"My child has a 95 GPA, always aces math tests, and excels in AP English, but can't seem to figure out the SAT!"

This is something we hear from parents at least a few times a week. To them, and especially to students, the stark incongruity between a student's notable academic performance and not-so-notable SAT or ACT scores is difficult to reconcile, and can be extremely discouraging. This is especially so when there are some students in your child's peer group who seem to just "get it", barely study for the SAT or ACT, and come out with off-the-charts scores.

If the situation above sounds familiar, we're here to assure you that this is not a problem unique to you and your child. The universe is not conspiring against you; the testing gods are not spiting you with disfavor; your child isn't incapable. Understanding the major reasons why top students run into standardized testing road blocks is the first step in conquering the challenges these exams present.

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The styles of the SAT and ACT deviate greatly from what students are used to seeing

Current high school curricula sometimes present information in a very cookie-cutter way. In their English classes, students are presented with fifteen vocabulary words on Monday, and told they will have a quiz on those words on Friday. They study those words, define them on the quiz (and maybe use them in sentences), and that's it. For their reading responsibilities, students might be assigned a chapter in a book and told to write a reflection focusing on the use of three specific literary elements in the text. Students read the chapter, discuss with friends and the teacher, and present their reflections. In their mathematics classes, students learn a topic, are taught how to solve two or three different sub-types of questions relevant to that topic, and see pretty much the same thing on the next exam. Topics are segregated and quizzes and tests are often not cumulative. 

Now, we realize that not all material is presented in this way. By and large, however, this is how students experience education. Unfortunately, the SAT and ACT come off as entirely different. Different topics are mixed together, and it's not necessarily the case that the student will have recently reviewed the strategy needed to solve any given problem.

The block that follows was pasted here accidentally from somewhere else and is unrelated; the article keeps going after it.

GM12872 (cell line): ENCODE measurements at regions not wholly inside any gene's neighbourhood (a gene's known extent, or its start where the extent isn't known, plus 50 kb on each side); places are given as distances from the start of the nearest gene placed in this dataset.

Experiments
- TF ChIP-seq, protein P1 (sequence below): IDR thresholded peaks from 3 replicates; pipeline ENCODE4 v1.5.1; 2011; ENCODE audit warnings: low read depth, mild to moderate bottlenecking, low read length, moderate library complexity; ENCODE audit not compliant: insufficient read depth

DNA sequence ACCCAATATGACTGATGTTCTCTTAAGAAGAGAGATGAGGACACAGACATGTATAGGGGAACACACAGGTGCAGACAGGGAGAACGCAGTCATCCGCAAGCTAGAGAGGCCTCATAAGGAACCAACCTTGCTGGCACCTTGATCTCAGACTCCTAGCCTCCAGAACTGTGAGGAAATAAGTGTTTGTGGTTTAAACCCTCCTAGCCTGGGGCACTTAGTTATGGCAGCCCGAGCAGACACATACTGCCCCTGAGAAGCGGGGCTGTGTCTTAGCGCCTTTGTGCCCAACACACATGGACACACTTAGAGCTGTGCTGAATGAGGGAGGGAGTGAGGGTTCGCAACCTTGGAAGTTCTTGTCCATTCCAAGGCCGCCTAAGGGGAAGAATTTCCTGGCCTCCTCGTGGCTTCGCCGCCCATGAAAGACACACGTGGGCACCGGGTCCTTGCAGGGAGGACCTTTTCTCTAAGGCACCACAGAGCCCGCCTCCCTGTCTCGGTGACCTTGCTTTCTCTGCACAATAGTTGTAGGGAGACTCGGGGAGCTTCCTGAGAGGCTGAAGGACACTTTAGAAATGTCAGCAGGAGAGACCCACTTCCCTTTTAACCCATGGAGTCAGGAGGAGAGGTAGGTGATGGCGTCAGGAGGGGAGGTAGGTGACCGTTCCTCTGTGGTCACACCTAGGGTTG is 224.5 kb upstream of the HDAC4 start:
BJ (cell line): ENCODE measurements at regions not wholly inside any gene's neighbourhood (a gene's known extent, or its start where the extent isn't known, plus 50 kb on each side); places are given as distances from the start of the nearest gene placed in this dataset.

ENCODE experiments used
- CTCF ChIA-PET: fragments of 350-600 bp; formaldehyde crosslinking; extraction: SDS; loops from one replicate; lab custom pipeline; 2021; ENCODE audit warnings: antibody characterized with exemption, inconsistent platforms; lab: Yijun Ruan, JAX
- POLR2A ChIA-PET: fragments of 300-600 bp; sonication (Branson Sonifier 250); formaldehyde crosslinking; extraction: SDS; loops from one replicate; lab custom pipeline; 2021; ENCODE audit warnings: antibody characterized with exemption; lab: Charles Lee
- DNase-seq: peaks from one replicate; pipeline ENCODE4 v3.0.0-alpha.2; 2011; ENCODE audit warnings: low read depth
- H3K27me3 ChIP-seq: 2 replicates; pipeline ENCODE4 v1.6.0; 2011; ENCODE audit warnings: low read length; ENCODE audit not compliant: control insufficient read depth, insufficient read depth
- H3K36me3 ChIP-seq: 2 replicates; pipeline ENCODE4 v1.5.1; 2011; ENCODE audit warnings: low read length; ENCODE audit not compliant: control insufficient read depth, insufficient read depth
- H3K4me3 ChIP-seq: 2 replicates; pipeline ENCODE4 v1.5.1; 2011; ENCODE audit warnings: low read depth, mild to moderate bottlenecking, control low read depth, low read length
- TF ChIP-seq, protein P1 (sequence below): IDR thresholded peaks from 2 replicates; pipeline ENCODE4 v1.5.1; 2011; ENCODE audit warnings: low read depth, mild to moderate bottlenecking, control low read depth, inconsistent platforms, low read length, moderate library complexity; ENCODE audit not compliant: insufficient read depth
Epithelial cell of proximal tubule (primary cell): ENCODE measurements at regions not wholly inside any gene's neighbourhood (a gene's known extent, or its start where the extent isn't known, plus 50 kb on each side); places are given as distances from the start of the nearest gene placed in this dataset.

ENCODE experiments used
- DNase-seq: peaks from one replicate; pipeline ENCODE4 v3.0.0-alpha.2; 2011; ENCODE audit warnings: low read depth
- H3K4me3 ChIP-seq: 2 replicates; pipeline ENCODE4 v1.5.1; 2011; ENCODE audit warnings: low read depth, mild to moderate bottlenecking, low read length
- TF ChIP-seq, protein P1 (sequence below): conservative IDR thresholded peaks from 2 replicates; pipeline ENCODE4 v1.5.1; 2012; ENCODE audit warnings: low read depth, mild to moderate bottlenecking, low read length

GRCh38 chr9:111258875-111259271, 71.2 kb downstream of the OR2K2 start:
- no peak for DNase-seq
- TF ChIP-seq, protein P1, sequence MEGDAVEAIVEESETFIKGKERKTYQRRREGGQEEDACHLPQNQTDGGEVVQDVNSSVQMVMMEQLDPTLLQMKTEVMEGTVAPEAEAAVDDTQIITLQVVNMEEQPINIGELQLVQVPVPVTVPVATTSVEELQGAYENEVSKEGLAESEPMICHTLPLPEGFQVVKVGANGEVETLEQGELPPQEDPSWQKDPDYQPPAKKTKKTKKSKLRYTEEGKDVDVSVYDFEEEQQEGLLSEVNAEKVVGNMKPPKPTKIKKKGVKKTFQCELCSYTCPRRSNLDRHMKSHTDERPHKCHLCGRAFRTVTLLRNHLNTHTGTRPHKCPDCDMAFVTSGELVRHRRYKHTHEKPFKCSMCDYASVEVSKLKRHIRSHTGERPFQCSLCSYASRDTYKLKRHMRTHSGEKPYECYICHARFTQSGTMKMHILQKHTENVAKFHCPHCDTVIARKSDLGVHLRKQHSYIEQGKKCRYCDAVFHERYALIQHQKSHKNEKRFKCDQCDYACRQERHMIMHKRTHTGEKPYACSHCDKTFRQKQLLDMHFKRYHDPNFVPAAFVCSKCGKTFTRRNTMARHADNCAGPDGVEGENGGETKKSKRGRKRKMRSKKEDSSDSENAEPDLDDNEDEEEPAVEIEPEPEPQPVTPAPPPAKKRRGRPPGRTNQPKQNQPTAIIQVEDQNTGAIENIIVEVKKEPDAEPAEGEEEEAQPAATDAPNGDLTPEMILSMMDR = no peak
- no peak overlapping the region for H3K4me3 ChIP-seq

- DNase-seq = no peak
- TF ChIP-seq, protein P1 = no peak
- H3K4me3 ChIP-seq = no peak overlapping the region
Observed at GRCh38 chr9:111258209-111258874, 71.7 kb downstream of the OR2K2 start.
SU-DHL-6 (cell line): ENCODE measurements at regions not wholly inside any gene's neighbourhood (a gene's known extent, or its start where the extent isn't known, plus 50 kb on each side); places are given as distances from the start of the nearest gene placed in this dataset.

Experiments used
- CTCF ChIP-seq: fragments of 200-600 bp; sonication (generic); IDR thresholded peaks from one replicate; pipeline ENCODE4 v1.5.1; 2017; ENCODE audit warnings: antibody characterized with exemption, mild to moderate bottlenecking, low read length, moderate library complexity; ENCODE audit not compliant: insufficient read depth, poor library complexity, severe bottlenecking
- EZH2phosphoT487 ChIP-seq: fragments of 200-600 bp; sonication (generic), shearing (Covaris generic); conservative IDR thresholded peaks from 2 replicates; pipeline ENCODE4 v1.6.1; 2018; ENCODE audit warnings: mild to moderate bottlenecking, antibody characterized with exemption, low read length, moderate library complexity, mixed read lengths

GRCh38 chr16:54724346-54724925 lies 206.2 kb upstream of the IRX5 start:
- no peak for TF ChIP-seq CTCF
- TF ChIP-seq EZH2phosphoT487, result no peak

Much of the mathematics on the SAT and ACT is foundational 

"The SAT and ACT test easy math."

For any advanced student, hearing that line from educators and fellow students is galling. But it's true! The SAT and ACT test basic mathematics concepts, the foundations of which are usually taught in the 8th and 9th grade…and this is the major problem! Because most students are exposed to many "simple" concepts tested on the SAT and ACT––ratios, fractions, proportions, patterns, strange symbols, among many others––in late

7635645124 41eb36ddd0middle school or early high school, they may not recall how to deal with them by the time they're high school juniors and see these concepts again on the SAT and ACT. Furthermore, the fundamentals of these topics may never have been solidified in the first place. For example, it's often the case that more abstract concepts like fractions and percentages don't "sink in" the first time around. Unfortunately, the current system makes it difficult to fix these problems. Teachers of more advanced high school mathematics courses like Geometry, Algebra 2, Trigonometry, and Precalculus, are often bound by rigid and packed curricula, and thus have no choice but to assume their students have these fundamentals down; there isn't time for them to go back and reteach what the students are supposed to have under their belts.


All reading is not equal

The SAT and ACT emphasize reading for broad ideas and understanding the intention and direction of an author's argument. Once again, by the time they hit high school, students are presumed to have mastered these abilities, and are tasked with more intellectually advanced approaches with respect to the literature they read: providing thematic and character analyses, exposing and explaining literary elements in the texts, etc. However, many students simply don't have a strong ability to do what is assumed to be the most fundamental of reading tasks: "getting the point" of a passage. This can spell disaster on either the SAT or ACT.

What are students to do? 

The most important thing for advanced students to keep in mind is this: great performance in school by no means guarantees great performance on the SAT or ACT. There are many things to know that will help you succeed on these tests, but the first step is to make sure your fundamentals are solid. Only then are you ready to learn the techniques and strategies specific to the SAT and ACT. If you have difficulties with things like fractions, percents, finding the main idea, and dealing with difficult words, consider seeking help to address these issues. In this way, you can ensure that you're putting your best effort forward on your standardized college admissions exams!

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